“We can’t do this alone” says Albany, so far only offering more police to curb gun violence

By Patrick Dodson

A young woman on the cusp of nursing school. A father of four who fed a neighborhood. A charismatic tenth grader from Shaker High School. 

These were just three of the five victims of shootings in the city of Albany this month — a list of people who leave behind family members, friends, and a desperate community praying for peace for the hot summer months ahead. 

Danny Pearson, Jr., 51 years old.
Lashon Turner, 39 years old.
Sharf “David” Addalim, 35 years old.
Chyna Forney, 18 years old.
Destiny Greene, 15 years old.

On Tuesday, Mayor Kathy Sheehan and Police Chief Eric Hawkins held a press conference to outline the city’s plan to address a spree of chaotic shootings. They repeatedly spoke about a pressing need to bring community members together and offer more social services to young people navigating difficult times. They made reference to plans that came out of last year’s Police Reform and Reinvention Collaborative. They spoke a lot about these plans.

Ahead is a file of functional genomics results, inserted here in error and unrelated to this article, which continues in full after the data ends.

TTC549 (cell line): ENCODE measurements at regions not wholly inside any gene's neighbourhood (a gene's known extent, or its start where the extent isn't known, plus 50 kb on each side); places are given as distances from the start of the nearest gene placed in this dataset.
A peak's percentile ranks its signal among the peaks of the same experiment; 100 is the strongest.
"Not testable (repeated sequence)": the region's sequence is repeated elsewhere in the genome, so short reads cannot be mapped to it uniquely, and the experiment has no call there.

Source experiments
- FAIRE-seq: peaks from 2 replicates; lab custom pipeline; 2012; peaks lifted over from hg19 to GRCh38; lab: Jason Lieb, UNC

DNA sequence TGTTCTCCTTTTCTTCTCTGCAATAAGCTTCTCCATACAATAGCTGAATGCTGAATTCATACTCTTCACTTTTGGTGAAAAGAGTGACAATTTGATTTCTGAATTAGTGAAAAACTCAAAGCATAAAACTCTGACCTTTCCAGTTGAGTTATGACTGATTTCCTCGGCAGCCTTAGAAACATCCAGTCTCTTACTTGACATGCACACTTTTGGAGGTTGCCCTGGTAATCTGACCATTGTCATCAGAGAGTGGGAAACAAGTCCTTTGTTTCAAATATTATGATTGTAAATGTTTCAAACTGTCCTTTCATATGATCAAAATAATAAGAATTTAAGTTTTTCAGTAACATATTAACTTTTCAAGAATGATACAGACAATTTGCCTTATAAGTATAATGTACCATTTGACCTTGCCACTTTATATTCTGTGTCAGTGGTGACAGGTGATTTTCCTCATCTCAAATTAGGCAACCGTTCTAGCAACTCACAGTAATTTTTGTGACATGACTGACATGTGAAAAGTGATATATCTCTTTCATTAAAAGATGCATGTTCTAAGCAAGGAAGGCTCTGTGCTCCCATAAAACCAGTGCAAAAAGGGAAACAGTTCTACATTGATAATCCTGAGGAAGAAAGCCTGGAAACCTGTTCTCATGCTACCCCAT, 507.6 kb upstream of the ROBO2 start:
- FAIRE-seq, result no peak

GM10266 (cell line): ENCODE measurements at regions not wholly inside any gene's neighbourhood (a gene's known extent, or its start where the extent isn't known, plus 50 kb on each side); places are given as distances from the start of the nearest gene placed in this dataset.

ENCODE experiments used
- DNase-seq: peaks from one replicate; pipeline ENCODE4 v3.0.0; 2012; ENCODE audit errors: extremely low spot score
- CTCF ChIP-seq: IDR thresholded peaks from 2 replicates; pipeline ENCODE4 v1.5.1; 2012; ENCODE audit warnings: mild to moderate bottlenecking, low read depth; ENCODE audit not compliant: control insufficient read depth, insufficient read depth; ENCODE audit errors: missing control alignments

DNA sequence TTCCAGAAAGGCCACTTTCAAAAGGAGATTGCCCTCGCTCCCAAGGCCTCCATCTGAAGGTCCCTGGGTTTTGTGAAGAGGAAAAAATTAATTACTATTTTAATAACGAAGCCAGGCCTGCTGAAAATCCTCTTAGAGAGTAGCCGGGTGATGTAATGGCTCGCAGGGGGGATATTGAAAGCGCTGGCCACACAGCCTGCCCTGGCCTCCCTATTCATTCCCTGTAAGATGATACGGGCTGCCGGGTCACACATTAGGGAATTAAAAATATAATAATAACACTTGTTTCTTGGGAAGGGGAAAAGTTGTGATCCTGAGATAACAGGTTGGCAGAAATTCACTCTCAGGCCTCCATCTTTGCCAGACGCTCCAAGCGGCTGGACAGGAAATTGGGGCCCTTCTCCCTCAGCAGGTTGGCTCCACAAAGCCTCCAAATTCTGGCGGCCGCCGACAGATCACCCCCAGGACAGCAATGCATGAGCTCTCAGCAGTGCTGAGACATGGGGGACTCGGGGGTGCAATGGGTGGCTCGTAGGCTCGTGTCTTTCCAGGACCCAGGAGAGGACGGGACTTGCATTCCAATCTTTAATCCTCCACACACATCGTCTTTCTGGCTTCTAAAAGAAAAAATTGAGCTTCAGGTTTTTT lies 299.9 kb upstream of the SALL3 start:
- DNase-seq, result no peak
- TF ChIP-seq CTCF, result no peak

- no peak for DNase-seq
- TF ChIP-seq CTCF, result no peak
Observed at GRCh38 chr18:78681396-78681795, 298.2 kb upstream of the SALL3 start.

However, the only plan they presented to the public was an increased police presence with Albany County Sheriff’s Department deputies and New York State Police troopers joining city officers. 

According to Hawkins, “taking these people into custody doesn’t bring these people back, so it’s important that we do what we can to stop the violence so we don’t have these innocent victims in our city.” He admitted that “this is something that the police cannot solve alone. We need the help of members of the community.”

Community members have become increasingly vocal about the city’s unwillingness to work with them. In response to Mayor Sheehan’s claim that she often hears calls for more police, local activist Lukee Forbes tweeted: “I really want to know exactly who she is talking to.”